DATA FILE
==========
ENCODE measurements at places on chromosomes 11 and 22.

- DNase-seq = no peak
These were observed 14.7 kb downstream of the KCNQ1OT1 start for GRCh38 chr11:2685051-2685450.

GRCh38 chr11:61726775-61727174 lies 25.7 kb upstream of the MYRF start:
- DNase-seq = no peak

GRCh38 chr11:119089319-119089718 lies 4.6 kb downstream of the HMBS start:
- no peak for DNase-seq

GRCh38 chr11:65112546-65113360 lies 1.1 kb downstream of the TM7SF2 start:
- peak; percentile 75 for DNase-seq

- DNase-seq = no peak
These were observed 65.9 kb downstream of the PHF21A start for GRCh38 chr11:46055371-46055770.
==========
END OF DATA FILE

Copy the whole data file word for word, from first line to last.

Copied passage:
ENCODE measurements at places on chromosomes 11 and 22.

- DNase-seq = no peak
These were observed 14.7 kb downstream of the KCNQ1OT1 start for GRCh38 chr11:2685051-2685450.

GRCh38 chr11:61726775-61727174 lies 25.7 kb upstream of the MYRF start:
- DNase-seq = no peak

GRCh38 chr11:119089319-119089718 lies 4.6 kb downstream of the HMBS start:
- no peak for DNase-seq

GRCh38 chr11:65112546-65113360 lies 1.1 kb downstream of the TM7SF2 start:
- peak; percentile 75 for DNase-seq

- DNase-seq = no peak
These were observed 65.9 kb downstream of the PHF21A start for GRCh38 chr11:46055371-46055770.